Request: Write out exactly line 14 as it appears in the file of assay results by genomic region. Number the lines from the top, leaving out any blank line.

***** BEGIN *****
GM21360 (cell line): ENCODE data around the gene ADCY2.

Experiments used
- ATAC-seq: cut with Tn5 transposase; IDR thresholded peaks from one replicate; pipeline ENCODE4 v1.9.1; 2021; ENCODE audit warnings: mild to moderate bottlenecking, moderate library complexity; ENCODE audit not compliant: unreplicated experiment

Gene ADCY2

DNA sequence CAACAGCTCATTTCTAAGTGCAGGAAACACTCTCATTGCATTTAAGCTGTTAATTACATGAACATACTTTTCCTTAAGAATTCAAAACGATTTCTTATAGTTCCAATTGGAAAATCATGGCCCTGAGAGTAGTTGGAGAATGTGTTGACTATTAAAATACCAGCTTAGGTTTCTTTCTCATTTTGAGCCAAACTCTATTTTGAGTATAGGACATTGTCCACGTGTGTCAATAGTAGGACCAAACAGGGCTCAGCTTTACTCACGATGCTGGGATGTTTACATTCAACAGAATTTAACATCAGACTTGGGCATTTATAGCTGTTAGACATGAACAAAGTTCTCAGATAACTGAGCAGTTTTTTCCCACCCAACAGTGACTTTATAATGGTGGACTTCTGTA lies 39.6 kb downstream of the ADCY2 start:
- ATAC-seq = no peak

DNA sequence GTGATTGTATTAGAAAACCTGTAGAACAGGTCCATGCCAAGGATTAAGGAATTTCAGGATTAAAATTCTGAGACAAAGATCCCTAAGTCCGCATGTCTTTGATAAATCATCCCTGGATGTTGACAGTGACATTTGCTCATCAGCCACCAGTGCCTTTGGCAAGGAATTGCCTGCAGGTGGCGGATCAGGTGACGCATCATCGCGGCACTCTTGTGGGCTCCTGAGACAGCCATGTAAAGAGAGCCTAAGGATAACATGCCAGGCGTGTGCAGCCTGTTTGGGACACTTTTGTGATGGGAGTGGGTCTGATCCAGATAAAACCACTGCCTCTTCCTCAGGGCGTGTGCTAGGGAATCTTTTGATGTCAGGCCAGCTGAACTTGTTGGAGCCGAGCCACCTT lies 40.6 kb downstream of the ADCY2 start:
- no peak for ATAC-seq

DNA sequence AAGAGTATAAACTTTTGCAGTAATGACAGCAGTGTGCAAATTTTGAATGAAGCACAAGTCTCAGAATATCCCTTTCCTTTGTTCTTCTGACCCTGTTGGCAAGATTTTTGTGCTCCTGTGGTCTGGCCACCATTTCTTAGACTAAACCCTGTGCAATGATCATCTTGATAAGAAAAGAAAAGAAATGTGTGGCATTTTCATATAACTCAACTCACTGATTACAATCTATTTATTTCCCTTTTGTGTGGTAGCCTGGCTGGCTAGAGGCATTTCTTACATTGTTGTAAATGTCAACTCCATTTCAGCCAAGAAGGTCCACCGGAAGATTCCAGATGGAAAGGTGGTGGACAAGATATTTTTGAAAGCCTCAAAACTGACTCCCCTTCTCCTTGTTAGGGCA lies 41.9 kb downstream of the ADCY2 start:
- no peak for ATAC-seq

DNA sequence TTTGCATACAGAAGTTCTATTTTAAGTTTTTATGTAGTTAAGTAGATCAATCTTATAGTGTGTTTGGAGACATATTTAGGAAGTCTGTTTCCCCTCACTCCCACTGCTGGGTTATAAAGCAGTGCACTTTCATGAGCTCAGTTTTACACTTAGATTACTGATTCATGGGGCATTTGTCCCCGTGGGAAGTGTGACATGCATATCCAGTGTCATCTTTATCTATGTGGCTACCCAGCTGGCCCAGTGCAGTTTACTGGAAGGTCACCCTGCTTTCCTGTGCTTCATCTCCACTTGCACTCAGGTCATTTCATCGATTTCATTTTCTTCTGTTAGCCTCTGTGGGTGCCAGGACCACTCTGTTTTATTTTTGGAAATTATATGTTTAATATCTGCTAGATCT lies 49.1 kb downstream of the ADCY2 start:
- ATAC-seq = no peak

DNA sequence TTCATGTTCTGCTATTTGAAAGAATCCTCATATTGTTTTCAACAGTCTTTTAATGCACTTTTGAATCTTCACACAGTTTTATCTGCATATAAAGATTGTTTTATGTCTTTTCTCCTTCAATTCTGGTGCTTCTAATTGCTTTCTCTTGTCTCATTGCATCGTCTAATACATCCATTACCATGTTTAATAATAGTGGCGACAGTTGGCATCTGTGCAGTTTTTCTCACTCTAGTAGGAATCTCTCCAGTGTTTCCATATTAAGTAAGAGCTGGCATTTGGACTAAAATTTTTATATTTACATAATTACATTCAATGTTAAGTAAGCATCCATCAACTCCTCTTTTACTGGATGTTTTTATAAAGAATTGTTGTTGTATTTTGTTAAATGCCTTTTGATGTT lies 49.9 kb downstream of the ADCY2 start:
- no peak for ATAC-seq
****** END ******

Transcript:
- no peak for ATAC-seq